Described herein are methods for treatment of cells with antisense oligonucleotides, which can be modified appropriately for treatment with other antisense compounds.

Cells may be treated with antisense oligonucleotides when the cells reach approximately 60-80% confluency in culture.

One reagent commonly used to introduce antisense oligonucleotides into cultured cells includes the cationic lipid transfection reagent LIPOFECTIN (Invitrogen, Carlsbad, Calif.). Antisense oligonucleotides may be mixed with LIPOFECTIN in OPTI-MEM 1 (Invitrogen, Carlsbad, Calif.) to achieve the desired final concentration of antisense oligonucleotide and a LIPOFECTIN concentration that may range from 2 to 12 ug/mL per 100 nM antisense oligonucleotide.

Another reagent used to introduce antisense oligonucleotides into cultured cells includes LIPOFECTAMINE (Invitrogen, Carlsbad, Calif.). Antisense oligonucleotide is mixed with LIPOFECTAMINE in OPTI-MEM 1 reduced serum medium (Invitrogen, Carlsbad, Calif.) to achieve the desired concentration of antisense oligonucleotide and a LIPOFECTAMINE concentration that may range from 2 to 12 ug/mL per 100 nM antisense oligonucleotide.

Another reagent used to introduce antisense oligonucleotides into cultured cells includes TURBOFECT (Thermo Scientific, Carlsbad, Calif.).

Another technique used to introduce antisense oligonucleotides into cultured cells includes electroporation.

Cells are treated with antisense oligonucleotides by routine methods. Cells may be harvested 16-24 hours after antisense oligonucleotide treatment, at which time RNA or protein levels of target nucleic acids are measured by methods known in the art and described herein. In general, when treatments are performed in multiple replicates, the data are presented as the average of the replicate treatments.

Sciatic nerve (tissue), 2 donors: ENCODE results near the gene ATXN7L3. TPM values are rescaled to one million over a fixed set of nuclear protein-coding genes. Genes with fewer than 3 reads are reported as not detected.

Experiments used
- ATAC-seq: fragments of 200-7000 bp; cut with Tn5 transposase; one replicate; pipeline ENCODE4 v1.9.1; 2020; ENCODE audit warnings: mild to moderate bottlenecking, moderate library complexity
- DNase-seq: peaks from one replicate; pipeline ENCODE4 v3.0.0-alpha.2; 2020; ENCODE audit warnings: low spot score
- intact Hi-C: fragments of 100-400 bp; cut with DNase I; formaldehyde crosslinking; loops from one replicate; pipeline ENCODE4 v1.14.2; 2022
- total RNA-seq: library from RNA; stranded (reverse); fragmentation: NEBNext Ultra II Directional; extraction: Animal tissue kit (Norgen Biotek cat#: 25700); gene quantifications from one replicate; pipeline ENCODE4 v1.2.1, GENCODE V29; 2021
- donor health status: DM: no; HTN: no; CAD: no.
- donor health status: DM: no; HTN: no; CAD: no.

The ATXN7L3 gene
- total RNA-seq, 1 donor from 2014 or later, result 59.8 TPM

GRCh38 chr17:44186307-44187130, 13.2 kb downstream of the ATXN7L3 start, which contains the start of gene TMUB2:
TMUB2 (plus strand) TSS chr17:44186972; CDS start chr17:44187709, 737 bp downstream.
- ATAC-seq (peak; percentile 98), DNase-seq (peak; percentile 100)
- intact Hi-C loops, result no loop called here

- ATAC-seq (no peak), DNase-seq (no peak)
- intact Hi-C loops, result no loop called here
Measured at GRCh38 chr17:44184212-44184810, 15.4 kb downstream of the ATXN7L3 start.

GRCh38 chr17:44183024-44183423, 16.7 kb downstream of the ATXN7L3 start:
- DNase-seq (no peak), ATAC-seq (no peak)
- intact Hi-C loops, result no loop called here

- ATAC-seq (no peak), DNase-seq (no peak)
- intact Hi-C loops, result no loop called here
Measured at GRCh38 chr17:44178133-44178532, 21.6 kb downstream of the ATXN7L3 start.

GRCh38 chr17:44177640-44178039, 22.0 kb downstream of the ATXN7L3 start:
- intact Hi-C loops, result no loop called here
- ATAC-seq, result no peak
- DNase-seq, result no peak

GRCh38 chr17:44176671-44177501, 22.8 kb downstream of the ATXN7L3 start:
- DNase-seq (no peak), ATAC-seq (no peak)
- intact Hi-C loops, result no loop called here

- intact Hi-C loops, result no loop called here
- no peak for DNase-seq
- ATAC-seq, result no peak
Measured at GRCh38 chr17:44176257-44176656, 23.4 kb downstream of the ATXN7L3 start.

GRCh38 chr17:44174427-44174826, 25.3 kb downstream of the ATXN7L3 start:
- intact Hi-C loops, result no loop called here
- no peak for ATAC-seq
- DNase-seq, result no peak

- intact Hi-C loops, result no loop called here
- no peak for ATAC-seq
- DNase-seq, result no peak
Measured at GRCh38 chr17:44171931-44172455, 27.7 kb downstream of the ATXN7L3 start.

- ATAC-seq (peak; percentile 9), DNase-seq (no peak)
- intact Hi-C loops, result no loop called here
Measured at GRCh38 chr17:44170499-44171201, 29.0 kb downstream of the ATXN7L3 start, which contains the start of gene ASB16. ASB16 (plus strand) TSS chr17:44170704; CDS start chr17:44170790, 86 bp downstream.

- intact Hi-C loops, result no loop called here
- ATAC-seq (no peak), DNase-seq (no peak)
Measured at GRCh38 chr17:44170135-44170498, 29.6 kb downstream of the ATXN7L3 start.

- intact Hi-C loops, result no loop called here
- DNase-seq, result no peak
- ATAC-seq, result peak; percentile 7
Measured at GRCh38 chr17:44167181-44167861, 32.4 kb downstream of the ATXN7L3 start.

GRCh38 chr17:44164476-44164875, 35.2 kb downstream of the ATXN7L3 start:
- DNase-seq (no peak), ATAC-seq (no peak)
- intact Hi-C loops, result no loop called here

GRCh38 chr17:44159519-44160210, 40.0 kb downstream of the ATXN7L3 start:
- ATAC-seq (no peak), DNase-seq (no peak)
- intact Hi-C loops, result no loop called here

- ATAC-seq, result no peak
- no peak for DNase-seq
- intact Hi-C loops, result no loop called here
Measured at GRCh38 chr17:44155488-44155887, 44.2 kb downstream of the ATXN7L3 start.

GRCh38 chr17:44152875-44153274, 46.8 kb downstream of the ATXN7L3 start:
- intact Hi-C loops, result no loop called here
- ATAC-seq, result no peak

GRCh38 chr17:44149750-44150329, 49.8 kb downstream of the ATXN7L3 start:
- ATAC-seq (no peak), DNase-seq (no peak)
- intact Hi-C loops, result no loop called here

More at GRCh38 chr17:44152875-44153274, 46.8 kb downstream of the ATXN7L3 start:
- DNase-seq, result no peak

The concentration of antisense oligonucleotide used varies from cell line to cell line. Methods to determine the optimal antisense oligonucleotide concentration for a particular cell line are well known in the art. Antisense oligonucleotides are typically used at concentrations ranging from 1 nM to 300 nM when transfected with LIPOFECTAMINE. Antisense oligonucleotides are used at higher concentrations ranging from 625 to 20,000 nM when transfected using electroporation.

RNA Isolation

RNA analysis can be performed on total cellular RNA or poly(A)+mRNA. Methods of RNA isolation are well known in the art. RNA is prepared using methods well known in the art, for example, using the TRIZOL Reagent (Invitrogen, Carlsbad, Calif.) according to the manufacturer's recommended protocols.

Analysis of Inhibition of Target Levels or Expression